Florida Gov. Rick Scott on Friday signed a bill (HB 307) that would expand the state’s Right to Try Act to include medical marijuana. The expansion means that terminally ill patients will now be able to use medical marijuana during their final days.
Under the bill, which was sponsored by Fleming Island Republican Sen. Rob Bradley and Fort Walton Beach Republican Rep. Matt Gaetz, licensed dispensing organizations can grow and distribute medical marijuana derived from the whole plant — not just the low-THC products allowed under the Compassionate Medical Cannabis Act of 2014 — to terminal patients.
It also creates new regulatory standards, gives assurances to the five nurseries that won licenses last year and paves the way for more dispensing organizations to get licenses in the future.
“We can finally deliver on the promise we made to those suffering families two years ago. The delays are over,” said Bradley on Friday. “I appreciate Governor Scott’s support of the bill, and his Staff’s help in making the bill better as it moved through the process.”
The new law authorizes the state to approve three more dispensing organizations once 250,000 qualified patients register with the state’s compassionate use registry. It also calls for the state to give at least one of those new licenses to a farmer who is part of the Black Farmers and Agriculturists Association and is a member of the black farmers’ litigation group.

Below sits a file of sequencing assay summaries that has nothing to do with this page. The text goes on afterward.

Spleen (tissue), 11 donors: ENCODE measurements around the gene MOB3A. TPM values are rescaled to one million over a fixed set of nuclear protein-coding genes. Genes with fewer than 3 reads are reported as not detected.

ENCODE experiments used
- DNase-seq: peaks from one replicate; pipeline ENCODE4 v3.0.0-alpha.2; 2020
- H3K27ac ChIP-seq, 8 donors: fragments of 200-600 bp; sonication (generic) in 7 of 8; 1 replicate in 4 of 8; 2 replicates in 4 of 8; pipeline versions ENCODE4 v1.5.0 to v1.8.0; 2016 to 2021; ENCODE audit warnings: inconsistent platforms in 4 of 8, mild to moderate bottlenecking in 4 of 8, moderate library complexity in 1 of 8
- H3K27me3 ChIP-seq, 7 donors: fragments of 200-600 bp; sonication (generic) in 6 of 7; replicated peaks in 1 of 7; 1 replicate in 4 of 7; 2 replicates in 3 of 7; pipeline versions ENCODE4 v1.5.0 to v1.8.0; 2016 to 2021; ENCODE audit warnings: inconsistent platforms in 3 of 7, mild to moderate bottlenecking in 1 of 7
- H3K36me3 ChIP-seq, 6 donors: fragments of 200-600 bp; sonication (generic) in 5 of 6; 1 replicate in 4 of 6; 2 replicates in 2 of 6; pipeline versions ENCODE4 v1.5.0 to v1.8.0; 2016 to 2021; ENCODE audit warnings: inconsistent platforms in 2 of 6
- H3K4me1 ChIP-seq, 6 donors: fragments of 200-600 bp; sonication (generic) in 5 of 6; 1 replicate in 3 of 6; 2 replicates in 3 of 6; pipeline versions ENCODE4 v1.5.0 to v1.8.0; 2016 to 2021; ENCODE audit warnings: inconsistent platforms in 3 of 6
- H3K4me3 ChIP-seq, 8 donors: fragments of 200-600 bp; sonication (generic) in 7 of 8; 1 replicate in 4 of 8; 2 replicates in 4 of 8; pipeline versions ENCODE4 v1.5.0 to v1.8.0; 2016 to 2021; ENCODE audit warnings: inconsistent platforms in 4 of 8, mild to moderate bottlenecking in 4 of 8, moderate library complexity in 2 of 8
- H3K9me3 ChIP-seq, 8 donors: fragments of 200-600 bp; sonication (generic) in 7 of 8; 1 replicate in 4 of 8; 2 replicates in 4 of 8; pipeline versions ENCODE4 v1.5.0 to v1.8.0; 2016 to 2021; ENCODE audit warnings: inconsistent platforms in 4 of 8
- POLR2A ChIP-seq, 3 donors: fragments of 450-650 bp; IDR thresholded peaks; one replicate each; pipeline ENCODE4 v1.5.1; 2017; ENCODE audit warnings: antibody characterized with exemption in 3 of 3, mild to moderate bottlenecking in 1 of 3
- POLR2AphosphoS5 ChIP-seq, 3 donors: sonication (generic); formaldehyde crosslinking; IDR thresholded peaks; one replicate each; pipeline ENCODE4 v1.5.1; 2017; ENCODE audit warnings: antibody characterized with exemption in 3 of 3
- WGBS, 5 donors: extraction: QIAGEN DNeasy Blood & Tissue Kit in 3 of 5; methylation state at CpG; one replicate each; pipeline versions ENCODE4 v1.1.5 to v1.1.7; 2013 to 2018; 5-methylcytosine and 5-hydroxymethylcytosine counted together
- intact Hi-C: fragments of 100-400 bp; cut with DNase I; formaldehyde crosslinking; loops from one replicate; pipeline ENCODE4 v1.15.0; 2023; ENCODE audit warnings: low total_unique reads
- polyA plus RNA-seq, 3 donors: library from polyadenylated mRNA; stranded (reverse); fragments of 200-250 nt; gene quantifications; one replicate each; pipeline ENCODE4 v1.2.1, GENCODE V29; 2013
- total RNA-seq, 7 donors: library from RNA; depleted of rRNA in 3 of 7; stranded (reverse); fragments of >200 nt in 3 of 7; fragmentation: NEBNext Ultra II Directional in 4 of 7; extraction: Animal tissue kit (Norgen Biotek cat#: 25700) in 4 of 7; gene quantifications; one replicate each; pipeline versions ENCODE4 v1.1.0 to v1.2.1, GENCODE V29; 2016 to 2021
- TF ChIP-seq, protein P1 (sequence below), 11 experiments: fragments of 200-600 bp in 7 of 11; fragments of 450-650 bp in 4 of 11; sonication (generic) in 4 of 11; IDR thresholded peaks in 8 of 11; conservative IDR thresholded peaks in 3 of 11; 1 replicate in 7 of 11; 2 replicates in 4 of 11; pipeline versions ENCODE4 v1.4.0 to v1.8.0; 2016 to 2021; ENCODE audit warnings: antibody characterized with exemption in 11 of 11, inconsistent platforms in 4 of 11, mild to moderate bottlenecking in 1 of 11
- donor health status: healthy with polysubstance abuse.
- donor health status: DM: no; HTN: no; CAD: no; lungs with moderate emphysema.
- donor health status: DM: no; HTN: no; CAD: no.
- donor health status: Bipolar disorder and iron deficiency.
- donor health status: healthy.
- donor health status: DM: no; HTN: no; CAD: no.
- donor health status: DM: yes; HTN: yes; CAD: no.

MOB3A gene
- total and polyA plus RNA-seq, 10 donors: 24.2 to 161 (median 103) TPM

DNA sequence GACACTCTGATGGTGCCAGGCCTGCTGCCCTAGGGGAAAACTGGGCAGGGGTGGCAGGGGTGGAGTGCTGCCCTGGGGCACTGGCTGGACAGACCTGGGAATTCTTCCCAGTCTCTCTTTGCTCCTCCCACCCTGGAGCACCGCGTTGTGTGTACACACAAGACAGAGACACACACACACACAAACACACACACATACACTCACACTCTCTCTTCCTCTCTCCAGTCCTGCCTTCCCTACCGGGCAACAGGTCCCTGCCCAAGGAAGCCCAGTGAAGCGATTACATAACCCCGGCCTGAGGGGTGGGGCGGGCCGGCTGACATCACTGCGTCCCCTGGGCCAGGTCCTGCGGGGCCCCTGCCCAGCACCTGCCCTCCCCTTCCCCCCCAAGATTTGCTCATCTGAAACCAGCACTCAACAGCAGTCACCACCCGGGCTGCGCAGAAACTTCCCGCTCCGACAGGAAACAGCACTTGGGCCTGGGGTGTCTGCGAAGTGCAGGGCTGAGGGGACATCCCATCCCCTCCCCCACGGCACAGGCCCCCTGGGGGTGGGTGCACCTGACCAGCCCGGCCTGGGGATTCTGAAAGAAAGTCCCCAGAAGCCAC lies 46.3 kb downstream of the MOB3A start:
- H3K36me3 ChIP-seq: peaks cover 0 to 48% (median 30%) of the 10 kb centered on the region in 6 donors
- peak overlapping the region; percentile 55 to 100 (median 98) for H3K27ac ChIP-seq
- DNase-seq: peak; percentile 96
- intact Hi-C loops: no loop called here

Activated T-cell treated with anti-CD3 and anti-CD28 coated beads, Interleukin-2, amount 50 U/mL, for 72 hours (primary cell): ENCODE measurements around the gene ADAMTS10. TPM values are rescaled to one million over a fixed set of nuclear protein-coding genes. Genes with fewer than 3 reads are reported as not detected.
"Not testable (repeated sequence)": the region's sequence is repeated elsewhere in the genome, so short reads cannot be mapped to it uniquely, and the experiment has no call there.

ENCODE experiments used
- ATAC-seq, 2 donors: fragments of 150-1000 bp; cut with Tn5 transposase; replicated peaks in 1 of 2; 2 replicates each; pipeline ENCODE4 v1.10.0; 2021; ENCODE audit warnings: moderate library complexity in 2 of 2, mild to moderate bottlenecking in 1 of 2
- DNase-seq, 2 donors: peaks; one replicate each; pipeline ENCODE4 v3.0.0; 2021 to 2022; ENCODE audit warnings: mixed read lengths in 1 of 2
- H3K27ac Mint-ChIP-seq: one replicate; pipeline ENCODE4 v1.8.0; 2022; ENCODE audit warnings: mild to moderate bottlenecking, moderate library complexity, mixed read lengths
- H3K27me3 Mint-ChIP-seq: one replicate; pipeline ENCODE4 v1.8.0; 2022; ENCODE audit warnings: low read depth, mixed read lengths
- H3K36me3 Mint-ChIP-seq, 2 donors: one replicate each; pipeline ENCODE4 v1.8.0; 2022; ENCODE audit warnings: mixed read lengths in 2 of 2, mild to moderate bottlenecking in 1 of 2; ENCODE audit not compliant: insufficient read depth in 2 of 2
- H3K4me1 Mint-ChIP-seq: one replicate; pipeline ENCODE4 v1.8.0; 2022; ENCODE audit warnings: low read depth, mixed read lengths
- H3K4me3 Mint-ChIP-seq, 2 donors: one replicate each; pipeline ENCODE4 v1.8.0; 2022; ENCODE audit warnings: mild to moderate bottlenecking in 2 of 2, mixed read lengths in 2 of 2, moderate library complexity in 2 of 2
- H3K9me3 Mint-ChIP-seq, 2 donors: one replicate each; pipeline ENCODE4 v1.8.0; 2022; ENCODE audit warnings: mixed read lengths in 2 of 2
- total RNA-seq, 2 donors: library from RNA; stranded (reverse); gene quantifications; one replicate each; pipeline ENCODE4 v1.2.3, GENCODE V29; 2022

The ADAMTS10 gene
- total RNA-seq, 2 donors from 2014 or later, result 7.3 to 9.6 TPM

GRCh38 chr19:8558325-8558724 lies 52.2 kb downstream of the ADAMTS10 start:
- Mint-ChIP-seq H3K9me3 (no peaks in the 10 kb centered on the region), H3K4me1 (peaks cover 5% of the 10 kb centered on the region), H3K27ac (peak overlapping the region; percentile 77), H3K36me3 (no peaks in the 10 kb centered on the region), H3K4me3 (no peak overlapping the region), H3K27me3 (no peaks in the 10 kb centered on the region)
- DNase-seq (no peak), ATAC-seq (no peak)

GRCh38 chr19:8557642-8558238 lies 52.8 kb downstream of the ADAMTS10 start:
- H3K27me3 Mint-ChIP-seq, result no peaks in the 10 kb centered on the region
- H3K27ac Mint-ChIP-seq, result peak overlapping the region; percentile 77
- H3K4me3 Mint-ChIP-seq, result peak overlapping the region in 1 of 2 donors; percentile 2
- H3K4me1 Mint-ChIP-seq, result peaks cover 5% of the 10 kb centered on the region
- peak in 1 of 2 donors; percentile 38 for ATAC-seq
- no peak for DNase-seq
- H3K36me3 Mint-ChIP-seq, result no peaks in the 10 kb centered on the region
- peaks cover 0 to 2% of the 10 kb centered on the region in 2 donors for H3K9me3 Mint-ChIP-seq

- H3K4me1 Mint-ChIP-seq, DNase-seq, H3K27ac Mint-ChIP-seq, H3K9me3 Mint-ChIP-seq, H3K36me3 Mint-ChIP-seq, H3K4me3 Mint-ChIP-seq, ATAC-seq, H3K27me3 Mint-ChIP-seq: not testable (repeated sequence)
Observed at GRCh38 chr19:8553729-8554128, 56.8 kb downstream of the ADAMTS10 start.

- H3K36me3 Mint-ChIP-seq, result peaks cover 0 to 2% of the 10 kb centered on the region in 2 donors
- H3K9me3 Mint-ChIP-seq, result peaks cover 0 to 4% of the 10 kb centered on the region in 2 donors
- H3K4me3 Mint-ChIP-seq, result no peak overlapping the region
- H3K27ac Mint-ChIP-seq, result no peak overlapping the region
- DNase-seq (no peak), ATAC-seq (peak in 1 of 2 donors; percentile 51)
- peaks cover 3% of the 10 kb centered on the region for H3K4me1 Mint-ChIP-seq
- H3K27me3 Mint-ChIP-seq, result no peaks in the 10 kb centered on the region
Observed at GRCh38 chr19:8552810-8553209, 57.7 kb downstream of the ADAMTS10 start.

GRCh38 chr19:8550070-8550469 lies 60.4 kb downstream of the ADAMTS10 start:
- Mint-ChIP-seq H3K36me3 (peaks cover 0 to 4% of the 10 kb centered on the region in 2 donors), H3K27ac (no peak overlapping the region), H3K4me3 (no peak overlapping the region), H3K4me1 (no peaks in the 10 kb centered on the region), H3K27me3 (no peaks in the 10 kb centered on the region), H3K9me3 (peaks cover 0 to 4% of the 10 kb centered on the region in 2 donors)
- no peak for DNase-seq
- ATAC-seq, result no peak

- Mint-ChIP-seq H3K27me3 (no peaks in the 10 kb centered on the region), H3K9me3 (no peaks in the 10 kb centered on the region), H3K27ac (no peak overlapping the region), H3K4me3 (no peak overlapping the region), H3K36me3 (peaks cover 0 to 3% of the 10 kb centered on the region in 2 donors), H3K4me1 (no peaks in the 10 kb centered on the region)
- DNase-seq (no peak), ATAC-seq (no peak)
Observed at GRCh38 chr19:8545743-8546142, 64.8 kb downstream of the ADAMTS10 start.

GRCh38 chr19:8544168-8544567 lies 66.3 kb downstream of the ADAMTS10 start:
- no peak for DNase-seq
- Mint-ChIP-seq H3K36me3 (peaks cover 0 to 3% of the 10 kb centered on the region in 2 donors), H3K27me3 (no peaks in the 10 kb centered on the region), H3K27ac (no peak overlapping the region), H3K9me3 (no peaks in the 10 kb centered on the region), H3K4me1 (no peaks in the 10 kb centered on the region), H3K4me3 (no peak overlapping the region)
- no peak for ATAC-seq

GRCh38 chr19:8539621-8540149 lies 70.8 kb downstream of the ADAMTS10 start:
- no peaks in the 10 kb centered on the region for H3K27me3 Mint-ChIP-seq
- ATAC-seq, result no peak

The decision to sign off on the bill is the latest in a years-long battle to provide patients in need access to medical marijuana. In 2014, the state passed a law to give a limited group of patients access to low-THC cannabis. But the process has been fraught with challenges, and to date, no patient has been able to get their hands on the product.
Lawmakers expressed outrage during the 2016 legislative session that it has taken so long to implement the 2014 law. Bradley told his colleagues this month that his proposal “delivers on the promise made to families.”
While the new provisions are now law, state lawmakers could make more tweaks in 2017 to the state law. A constitutional amendment to make medical marijuana available to more Floridians in on the ballot in November.
A similar amendment received 58 percent of the vote in 2014. Backers are optimistic the 2016 measure will receive the 60 percent needed to become law, and recent polls show widespread support for the measure.